More on Beyoncé and Ghostbusting courses

The Telegraph seems to have a bit of a thing about courses featuring popular music and musicians. Especialy Beyoncé.
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Recently they published this story about Beyoncé and Miley Cyrus studies being offered at US colleges:

It will focus on the growth of the star’s media empire, with an emphasis on her roles as a “black icon” and sex symbol while managing a successful marriage, to rapper Jay-Z, and motherhood.As part of the programme, students will tackle literature by black, feminist writers such as bell hooks and the abolitionist Sojourner Truth.Also this week, Skidmore College, a liberal arts institution in Saratoga Springs, upstate New York, will offer a course on “The Sociology of Miley Cyrus,” focusing on the former child star turned pop temptress.

I posted here about this at the beginning of 2012 and made reference to a number of other seemingly bonkers courses too:

A post last year summarised the latest position in the provision of bonkers degrees and earlier items covered similar ground including a zombie course at the University of Baltimore and a course covering Lady Gaga. Also we previously looked here at the launch of an MA in Beatles Studies and the offer of a degree in Northern Studies as well as offering a podcast on “bonkers or niche” degrees. Most recently there was, shockingly, an MA in horror and transgression at Derby.

Meanwhile, the Telegraph has another piece on Beyoncé studies etc (described as ‘nonsense’ courses) which also includes this one featuring the paranormal:

Who you gonna call? Ghostbusters_logoCoventry University apparently. Psychology lecturer Tony Lawrence set up a Psychology of Exceptional Human Experiences course to teach students how to chase poltergeists, talk to the dead and understand telepathy.

All useful skills indeed, and students have the added bonus of being able to re-watch Ghostbusters films as part of their curriculum.

And, to prove that none of this is actually nonsense, the Telegraph also refers to a Robin Hood themed offering at the University of Nottingham.

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5,000 ‘soft degree courses axed’

‘Staggering’ reduction in numbers of degree courses

Everyone’s favourite source of educational critique, Mail Online, conflates several stories and comes up with some earth-shattering news. Some universities are responding to changes in student demand by discontinuing some courses:

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Universities have axed 5,000 degree courses in preparation for cuts in state funding and the trebling of tuition fees, due to take effect in 2012.

Figures show there are 38,147 courses on offer through the Universities and Colleges Admissions Service for entry in 2012, down a staggering 12 per cent, from 43,360.

Vice-chancellors have targeted their least popular non-academic courses – ‘soft subjects’ that offer poor employment prospects such as Caribbean Studies – because they are loss-making.

Some universities, such as London Metropolitan, have slashed more than 60 per cent of their courses, including philosophy, performing arts and history.

The University of East Anglia has announced the closure of its music school, which was opened in the 1960s with the help of Benjamin Britten.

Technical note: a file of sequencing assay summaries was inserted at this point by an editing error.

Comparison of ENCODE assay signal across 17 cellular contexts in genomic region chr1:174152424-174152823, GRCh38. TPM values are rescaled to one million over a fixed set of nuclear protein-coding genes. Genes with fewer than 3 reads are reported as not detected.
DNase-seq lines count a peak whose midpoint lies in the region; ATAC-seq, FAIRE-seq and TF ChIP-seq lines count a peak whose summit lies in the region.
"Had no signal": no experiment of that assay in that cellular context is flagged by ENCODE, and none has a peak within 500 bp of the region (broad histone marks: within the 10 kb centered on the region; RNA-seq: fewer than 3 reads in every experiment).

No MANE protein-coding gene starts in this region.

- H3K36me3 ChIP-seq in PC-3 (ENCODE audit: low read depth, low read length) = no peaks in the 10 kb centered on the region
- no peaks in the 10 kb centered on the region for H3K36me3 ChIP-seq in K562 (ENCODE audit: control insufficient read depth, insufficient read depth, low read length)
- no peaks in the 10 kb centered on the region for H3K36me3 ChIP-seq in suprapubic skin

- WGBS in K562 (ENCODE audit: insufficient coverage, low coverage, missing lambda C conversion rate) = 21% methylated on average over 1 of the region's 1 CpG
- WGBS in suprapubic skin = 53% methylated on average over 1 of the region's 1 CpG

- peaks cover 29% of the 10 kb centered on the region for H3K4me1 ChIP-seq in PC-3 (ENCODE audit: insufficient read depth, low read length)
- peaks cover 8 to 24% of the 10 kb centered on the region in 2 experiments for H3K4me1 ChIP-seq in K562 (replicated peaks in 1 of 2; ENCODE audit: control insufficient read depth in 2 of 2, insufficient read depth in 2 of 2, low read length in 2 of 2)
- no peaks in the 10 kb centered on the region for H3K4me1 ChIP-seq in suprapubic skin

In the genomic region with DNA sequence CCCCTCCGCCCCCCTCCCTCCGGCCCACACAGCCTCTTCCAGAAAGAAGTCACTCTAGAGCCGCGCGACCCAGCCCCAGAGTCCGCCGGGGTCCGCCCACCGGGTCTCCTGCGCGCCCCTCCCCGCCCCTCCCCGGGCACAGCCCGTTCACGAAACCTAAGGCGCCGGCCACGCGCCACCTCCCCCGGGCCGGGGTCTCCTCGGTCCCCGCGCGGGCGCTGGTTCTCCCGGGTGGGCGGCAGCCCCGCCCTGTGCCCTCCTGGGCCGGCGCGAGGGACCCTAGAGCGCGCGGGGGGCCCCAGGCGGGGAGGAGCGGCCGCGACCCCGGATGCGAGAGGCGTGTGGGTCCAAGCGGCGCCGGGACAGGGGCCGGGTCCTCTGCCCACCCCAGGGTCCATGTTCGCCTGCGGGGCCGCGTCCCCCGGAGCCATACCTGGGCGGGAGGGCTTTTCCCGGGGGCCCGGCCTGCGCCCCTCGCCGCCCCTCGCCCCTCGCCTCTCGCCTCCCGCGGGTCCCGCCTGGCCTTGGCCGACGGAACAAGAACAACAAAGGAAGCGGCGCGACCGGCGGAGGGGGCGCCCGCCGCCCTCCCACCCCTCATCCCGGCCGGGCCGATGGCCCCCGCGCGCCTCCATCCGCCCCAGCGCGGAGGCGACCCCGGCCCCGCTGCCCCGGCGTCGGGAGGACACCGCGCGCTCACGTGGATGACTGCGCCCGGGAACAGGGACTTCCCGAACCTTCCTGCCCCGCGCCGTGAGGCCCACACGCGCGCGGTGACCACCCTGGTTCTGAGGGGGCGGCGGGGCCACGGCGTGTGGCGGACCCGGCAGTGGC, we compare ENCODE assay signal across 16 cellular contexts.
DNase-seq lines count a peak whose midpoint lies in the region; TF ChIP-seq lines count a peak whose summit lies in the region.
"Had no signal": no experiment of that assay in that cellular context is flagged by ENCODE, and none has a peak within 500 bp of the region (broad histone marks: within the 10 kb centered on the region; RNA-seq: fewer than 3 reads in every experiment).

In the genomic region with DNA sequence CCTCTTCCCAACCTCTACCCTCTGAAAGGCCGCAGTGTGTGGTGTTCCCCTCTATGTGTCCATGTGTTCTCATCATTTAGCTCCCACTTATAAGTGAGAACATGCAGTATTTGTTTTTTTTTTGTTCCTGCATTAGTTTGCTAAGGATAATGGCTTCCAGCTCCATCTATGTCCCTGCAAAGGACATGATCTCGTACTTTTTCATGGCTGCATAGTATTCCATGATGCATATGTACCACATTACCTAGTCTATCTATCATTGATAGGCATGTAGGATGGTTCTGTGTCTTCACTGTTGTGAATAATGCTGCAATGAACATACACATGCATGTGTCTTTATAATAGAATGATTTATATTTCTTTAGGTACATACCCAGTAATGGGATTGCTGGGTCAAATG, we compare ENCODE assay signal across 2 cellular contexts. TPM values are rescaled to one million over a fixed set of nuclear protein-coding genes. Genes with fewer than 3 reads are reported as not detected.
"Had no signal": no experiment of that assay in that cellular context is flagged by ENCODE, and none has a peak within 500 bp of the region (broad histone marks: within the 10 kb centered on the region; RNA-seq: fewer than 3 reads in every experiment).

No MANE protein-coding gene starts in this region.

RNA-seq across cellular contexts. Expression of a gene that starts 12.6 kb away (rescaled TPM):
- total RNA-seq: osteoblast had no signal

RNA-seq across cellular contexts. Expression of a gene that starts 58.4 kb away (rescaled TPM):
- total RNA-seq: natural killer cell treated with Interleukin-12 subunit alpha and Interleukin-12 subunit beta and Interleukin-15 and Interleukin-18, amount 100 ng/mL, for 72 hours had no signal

The figures, from Supporting Professionalism in Admissions, come as universities fear applications for so-called ‘Mickey Mouse courses’ will reduce to a trickle when students face the prospect of £9,000 a year fees.

So, universities behave as you would expect them to in response to changes in student preferences. And there really is no case to be made that music, philosophy, performing arts, history and Caribbean Studies are either ‘soft’ or only appropriate for study by diminutive cartoon characters.

Higher education as food labelling

Food labelling for university courses

From the BBC website:

School leavers applying to English universities will get more data about courses under government plans to treat them more like consumers. A food labelling-style system will flag up teaching hours, career prospects and seminar frequency, says the Department of Business, Innovation and Skills.

On Tuesday, it will announce a new framework for higher education. The plan aims to set out priorities for universities ahead of a review of the way students fund their education. Tuition fees were introduced in 1998 and Business Secretary Lord Mandelson believes this entitles students to act more like consumers.

He has said government and industry must scrutinise and monitor courses on behalf of students, encouraging “a greater degree of competition between institutions” to drive improvement in courses. His department already publishes statistics on employability after six months and three-and-a-half years, but the latest plans would put information in one place. This could include graduates’ typical future earnings, contact hours with tutors, assessment methods and frequency of tests.

So instead of detailed descriptions of each course in prospectuses, via ucas, on university websites and the detail of league table subject comparisons, we are going to have something like this:

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It really isn’t at all clear how this is going to be in any way an improvement or of real value to prospective students. Consolidating small pieces of information into one place in this way suggests that a much more superficial assessment of quality is the aim here. And how is it going to be decided what is red and what is green?

Let’s hope that the real proposals are a bit better than this implies.